So, are the Spanish racist?
Well, here are the items I found in today's papers on the subject of the photos of both the male and female basketball teams making slanty-eyed gestures:-
First, a letter in El Mundo:-
I read with shock the criticisms of the Spanish teams for the supposed racist content of the ads in which they stretched their eyes so as to imitate the Chinese. The ad is of dubious taste, infantile and unimaginative. But racist? I can neither believe nor was expecting such a facile journalistic response from various foreign media.
Secondly, the comments of the one of the team members:-
It doesn't make sense that in the USA and the UK they think we're offending the Chinese people. It wouldn't offend me if someone made an ad showing himself as Spanish.
Thirdly, the comments of the President of the Spanish Sports Federation [who is not, by the way, Luis Aragonés]:-
The criticisms in some British and American journals such as the Guardian and the New York Post are malintencional and are designed to try to damage the image of the Spanish basketball teams. They are clearly inappropriate. The gesture was affectionate. The twisted intentions of the English and the Americans would be worth more if they worried more about the racist antecedents of their own countries.
Fourthly, the view of the leading Spanish player [Gasol], who actually plays and lives in the USA:-
Well, I thought at the time it was both funny and offensive. I would not have taken part if I'd known what reaction it would cause.
And, finally, some comments from non-Spanish observers, together with a long Spanish response that is typical in that what it says is not incorrect while, at the same time, the writer misses the point. Thus justifying the headline I saw somewhere - The Spanish just don't get it. Which is true; they don't. Hence the screams of pain and the counter-accusations.
So, the answer to my opening question - Are the Spanish racist? - is possibly No, the Spanish are not racist. Or, rather, they don't think they are because they don't mean to upset anyone. But in this, as in other things, they show a remarkable inability to empathise with other cultures. And so can come across as racist. Just as they can come across at times as being exceptionally rude whereas they think of themselves as very polite. Which, on a one-to-one basis, they always are.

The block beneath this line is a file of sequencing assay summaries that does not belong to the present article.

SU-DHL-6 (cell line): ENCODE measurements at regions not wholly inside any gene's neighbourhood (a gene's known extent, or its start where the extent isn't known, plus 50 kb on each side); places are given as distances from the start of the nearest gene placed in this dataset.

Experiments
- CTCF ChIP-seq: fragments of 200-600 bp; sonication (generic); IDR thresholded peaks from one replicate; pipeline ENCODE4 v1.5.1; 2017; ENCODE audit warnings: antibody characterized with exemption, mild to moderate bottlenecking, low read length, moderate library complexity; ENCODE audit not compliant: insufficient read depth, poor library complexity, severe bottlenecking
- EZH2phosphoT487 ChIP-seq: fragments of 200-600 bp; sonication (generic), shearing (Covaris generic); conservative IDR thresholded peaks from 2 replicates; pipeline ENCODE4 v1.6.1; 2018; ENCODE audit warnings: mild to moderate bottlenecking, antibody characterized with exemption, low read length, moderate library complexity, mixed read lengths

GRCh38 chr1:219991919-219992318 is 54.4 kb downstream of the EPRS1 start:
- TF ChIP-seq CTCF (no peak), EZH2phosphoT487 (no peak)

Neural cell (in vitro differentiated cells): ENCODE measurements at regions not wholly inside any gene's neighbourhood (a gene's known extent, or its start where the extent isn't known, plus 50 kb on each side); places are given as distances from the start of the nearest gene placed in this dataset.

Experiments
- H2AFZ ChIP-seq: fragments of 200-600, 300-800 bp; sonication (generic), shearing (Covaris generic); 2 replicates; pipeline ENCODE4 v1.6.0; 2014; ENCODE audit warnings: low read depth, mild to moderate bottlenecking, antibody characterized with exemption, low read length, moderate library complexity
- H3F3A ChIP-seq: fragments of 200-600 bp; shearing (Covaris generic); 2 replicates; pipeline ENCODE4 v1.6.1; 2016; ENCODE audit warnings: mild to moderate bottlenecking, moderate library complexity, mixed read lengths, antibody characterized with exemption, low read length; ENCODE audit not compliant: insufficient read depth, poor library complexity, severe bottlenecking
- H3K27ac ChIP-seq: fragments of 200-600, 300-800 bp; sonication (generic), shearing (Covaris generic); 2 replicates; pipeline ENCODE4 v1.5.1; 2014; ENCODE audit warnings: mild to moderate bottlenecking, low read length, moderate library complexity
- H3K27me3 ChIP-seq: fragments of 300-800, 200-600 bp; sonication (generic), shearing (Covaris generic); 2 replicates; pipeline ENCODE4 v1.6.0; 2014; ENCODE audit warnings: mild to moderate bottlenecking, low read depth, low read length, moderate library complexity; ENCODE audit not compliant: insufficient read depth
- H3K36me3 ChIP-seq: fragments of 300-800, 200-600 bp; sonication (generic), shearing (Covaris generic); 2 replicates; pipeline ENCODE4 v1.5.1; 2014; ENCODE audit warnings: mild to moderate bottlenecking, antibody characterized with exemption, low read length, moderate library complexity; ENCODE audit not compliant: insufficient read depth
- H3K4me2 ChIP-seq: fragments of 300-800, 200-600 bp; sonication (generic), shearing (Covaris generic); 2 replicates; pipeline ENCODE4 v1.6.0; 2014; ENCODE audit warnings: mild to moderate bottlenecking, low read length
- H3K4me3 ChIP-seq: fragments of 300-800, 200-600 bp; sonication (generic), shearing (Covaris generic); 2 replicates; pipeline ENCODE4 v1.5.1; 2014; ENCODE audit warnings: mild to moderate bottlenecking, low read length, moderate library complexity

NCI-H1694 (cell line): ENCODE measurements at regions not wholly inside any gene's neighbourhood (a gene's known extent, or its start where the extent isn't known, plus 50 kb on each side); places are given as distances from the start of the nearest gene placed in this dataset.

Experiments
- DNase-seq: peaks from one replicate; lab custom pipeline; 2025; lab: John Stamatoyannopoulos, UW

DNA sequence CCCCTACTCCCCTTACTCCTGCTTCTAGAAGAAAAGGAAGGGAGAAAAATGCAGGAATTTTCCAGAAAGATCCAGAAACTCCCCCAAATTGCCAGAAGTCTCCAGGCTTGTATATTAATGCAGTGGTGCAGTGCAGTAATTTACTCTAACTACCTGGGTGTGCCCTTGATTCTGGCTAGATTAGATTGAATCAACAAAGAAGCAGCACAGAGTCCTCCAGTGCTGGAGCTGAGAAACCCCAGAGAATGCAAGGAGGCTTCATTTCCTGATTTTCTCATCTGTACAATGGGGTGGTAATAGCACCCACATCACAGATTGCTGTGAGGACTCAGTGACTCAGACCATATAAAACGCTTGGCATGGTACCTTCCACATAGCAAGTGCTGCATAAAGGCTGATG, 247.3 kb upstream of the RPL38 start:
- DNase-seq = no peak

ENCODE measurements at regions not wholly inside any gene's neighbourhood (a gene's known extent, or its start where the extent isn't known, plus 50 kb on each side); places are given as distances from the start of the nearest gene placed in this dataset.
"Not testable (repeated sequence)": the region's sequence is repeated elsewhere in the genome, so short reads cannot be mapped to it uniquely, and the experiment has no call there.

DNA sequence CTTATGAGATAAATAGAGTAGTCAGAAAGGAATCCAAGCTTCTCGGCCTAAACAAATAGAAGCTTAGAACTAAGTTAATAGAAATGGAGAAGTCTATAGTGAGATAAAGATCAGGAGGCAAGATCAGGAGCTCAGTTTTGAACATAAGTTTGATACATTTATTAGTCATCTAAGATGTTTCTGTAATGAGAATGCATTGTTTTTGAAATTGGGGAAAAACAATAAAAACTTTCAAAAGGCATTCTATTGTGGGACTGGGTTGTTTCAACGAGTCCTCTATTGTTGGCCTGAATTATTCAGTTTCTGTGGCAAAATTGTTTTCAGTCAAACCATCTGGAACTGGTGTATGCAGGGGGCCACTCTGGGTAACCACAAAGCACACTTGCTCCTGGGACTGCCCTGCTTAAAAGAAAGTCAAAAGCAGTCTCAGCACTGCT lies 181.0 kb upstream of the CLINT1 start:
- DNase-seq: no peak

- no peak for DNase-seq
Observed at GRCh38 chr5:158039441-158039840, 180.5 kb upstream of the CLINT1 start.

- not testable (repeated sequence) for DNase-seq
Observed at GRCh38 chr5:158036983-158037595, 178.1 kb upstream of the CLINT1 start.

Some would say that, as regards sensitivity to racism, things have gone too far in Anglo countries but not far enough in Spain. And others would say, I guess, that it's a waste of time hoping that that a balance will be struck between the extremes. But you never know.
And now for two 'positive' photos taken in Pontevedra this week . . .
Although this is a mess, it's a legitimate mess as it's the excavation of the Roman approach to the original Burgos bridge, across which runs the Portuguese Road to Santiago. The council is to be commended not only for doing this work but also for keeping it open permanently and for changing the traffic flow so this could be achieved. Bloody nuisance as the roadworks have been for at least a year now. Especially for anyone trying to find the Parador. Which was tough enough before.
Secondly - The Pontevedra council has recently removed the granite blocks used to stop drivers going into this part of the old quarter and replaced them by more-attractive-but-still-granite large words such as this one - VILA. Its mate [albeit a few hundred metres away] is BOA, and together they mean Pretty City. In Gallego, of course. And also Portuguese, I suspect. A bit self-congratulatory, perhaps, but acceptable.
Finally - and reverting to negativity - here's the parking offence that annoys and mystifies me in equal amounts.
Let me explain . . .
1. Those who park like this - to go to the pharmacy - can't be bothered to drive 15 metres to a side road.
2. They park either on or [as here] right next to a crossing, obscuring the view for both drivers and pedestrians.
3. They park just after/between two bends, creating risks for other drivers going either down or up the hill.
4. They force drivers coming down to overtake on a crossing AND to move into the middle of the road - across a solid white line - into the path of cars going up the hill as they are negotiating their bend.
I like to think the people who do this must belong to one or two categories of folk who disdain others - 1. the rich pijos who live at the top of the hill, or 2. the gypsies who live at the bottom. But perhaps I'm being too kind. Maybe you just have to be stupid. Or excessively 'individualistic'.
And I guess the police could stop this if they levied some punitive fines. But the signs are they don't care either.
Later . . .
Well, that was going to be that but, as I drove down to the bridge midday today, I came upon the spot featured above, only to find that not only was a car was parked on the zebra crossing but there was also a delivery van on the other side of the road. This, of course, obliged me to pass through a small gap between them. As I did so, I blew my horn in protest - only to have the [gypsy] driver of the parked car blow his in response and the van driver to throw up his arms in a protest of innocence. However, when I parked and walked back, I found that the van had driven into the unloading bay and the car had taken its place on the other side of the road. And, since it now had its hazard lights on, by Spanish convention everything was now alright. Safe, even. I leave you with the photo . . .